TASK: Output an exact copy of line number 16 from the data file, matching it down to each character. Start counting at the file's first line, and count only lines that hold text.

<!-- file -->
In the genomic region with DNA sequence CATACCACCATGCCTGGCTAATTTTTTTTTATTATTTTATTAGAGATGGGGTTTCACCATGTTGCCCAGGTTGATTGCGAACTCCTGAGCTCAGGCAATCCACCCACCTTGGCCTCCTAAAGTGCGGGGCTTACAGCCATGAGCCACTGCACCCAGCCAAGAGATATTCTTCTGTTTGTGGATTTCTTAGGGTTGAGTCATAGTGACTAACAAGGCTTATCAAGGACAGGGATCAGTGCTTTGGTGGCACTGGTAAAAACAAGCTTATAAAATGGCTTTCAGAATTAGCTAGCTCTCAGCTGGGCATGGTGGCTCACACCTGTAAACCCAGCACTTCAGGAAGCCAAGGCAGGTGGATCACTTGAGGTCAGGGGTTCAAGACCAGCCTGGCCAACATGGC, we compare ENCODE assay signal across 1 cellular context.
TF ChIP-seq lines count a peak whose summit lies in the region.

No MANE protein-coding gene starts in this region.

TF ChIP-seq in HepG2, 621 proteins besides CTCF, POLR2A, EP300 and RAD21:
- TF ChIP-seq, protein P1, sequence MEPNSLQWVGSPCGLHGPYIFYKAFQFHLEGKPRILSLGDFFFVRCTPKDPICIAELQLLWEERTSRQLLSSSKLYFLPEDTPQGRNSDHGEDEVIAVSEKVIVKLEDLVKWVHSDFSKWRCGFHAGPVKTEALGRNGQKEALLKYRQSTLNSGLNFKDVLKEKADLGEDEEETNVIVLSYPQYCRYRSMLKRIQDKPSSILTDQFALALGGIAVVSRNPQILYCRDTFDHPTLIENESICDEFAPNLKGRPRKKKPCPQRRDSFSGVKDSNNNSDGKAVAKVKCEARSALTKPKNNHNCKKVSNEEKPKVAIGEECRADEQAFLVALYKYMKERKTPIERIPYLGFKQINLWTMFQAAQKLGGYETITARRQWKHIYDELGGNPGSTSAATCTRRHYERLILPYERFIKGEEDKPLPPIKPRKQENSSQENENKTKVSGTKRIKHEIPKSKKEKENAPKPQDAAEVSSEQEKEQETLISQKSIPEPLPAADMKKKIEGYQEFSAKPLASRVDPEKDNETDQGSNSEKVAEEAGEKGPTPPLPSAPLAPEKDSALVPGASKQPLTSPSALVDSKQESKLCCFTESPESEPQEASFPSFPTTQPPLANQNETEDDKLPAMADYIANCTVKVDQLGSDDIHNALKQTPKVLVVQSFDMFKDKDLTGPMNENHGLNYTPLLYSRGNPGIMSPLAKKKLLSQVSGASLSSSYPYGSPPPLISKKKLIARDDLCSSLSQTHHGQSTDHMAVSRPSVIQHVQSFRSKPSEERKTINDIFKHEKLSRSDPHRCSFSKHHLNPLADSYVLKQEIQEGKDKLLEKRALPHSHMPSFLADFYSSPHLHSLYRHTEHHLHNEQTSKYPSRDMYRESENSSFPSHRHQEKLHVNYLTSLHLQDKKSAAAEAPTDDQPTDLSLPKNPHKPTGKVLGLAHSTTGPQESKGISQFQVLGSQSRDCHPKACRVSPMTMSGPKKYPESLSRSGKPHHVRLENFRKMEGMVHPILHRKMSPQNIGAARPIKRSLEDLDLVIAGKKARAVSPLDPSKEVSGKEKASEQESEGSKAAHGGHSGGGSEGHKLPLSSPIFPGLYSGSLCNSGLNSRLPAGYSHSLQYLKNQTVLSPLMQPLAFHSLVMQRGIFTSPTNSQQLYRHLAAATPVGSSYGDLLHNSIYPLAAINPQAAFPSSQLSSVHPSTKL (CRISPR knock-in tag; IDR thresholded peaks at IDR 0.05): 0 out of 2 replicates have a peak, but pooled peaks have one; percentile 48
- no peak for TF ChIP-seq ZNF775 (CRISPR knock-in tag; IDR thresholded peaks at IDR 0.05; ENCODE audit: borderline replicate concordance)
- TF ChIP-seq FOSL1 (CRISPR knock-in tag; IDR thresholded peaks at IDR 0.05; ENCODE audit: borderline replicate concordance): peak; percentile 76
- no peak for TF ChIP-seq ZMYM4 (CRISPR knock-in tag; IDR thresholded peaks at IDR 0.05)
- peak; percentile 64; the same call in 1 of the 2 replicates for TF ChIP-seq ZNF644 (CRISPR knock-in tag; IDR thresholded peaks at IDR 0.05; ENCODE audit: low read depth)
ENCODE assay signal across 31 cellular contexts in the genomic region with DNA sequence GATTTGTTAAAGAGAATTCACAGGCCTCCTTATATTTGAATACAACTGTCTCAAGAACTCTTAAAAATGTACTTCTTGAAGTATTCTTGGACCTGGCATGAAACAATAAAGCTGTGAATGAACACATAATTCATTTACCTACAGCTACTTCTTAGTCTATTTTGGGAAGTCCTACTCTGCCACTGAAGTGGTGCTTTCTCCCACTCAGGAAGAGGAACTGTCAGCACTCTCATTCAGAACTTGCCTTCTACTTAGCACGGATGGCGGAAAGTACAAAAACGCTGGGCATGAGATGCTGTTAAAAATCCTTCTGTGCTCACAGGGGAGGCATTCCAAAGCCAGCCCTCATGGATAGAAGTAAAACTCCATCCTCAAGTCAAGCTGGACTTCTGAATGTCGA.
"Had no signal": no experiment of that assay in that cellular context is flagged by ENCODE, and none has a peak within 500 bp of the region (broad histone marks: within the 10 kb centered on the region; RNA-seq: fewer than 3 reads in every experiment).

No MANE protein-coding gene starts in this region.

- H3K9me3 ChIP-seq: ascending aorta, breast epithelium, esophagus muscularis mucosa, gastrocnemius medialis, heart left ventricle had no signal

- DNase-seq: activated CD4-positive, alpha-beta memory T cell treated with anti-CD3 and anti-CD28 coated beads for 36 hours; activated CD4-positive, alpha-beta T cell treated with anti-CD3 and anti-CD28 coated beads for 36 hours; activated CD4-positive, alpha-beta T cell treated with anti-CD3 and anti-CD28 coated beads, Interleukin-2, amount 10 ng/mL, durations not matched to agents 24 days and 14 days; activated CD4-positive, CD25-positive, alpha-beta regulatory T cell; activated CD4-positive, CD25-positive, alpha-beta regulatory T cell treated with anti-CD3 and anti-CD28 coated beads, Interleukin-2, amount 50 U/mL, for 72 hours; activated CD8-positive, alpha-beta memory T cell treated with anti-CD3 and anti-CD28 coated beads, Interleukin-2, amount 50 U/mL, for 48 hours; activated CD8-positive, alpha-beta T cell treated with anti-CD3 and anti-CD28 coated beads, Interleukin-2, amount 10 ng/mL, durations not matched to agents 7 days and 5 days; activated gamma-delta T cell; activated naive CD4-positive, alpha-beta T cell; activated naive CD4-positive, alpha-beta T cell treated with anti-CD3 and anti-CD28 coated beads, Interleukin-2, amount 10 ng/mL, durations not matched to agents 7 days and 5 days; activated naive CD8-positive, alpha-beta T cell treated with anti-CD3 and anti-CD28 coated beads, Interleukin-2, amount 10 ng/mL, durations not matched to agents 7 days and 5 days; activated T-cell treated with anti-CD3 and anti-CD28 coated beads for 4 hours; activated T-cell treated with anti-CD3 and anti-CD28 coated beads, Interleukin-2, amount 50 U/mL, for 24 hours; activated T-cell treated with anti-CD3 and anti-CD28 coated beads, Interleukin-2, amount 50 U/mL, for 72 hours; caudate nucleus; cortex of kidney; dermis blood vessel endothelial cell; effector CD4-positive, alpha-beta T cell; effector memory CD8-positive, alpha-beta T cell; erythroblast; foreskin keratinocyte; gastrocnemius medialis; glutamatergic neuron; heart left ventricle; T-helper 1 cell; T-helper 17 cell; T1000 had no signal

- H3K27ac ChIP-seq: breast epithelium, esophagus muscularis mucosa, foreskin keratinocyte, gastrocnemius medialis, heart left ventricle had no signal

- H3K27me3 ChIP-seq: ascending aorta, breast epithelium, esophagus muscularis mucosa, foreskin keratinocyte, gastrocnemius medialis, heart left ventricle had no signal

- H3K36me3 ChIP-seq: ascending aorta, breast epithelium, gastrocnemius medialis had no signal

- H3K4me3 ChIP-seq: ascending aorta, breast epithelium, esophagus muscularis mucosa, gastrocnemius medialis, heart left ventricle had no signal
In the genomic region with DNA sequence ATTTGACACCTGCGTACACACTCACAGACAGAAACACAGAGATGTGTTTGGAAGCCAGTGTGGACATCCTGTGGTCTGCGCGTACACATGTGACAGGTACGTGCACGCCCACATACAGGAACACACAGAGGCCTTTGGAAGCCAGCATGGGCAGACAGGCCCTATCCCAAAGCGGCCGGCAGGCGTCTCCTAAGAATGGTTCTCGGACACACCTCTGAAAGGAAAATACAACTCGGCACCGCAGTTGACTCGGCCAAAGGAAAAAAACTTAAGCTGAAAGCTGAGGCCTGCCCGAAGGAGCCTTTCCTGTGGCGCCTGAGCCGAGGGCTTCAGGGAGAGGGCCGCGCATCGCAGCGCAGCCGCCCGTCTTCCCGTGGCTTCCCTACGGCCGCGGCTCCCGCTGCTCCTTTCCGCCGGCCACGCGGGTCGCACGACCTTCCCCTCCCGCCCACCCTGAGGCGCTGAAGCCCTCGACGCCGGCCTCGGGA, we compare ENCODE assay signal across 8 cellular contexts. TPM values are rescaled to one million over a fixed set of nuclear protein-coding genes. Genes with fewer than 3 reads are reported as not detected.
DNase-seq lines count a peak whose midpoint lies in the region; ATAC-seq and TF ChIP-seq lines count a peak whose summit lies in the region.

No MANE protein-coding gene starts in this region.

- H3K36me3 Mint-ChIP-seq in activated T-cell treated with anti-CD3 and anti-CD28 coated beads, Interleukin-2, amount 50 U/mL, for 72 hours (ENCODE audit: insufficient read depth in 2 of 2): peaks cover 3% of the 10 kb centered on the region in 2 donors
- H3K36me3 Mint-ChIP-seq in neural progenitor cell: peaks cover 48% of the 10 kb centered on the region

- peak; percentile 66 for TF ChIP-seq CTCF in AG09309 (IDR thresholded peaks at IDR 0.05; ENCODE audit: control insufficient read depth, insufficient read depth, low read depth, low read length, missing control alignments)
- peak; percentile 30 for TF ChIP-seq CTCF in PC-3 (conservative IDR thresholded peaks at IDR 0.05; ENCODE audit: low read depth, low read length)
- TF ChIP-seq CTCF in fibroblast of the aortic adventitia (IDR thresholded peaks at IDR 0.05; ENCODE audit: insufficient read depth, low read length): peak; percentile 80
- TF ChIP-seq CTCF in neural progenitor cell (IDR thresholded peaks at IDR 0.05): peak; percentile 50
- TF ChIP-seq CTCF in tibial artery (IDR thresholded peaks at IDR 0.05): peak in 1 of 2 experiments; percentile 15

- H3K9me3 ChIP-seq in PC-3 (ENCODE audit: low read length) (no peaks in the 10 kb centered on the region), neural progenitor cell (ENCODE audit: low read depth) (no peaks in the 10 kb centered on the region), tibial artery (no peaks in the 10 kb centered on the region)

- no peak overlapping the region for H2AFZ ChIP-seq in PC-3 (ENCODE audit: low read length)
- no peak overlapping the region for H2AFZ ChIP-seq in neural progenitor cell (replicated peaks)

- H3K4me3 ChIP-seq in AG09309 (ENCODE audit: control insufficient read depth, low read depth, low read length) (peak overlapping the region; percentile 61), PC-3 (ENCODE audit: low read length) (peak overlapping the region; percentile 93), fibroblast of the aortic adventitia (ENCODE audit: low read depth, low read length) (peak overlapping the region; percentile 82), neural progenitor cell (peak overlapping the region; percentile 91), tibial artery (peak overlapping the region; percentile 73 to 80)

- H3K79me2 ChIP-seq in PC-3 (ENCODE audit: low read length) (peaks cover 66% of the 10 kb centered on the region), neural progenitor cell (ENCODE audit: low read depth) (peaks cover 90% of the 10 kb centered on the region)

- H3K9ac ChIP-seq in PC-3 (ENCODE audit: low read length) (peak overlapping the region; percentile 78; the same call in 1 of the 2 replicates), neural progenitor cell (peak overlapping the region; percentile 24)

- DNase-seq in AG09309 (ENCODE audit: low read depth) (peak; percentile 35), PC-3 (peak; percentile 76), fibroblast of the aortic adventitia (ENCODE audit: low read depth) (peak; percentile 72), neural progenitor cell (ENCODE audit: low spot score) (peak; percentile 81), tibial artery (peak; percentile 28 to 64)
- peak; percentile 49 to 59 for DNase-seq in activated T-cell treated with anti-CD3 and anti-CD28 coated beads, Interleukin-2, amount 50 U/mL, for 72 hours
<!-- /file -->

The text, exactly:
- H3K27me3 ChIP-seq: ascending aorta, breast epithelium, esophagus muscularis mucosa, foreskin keratinocyte, gastrocnemius medialis, heart left ventricle had no signal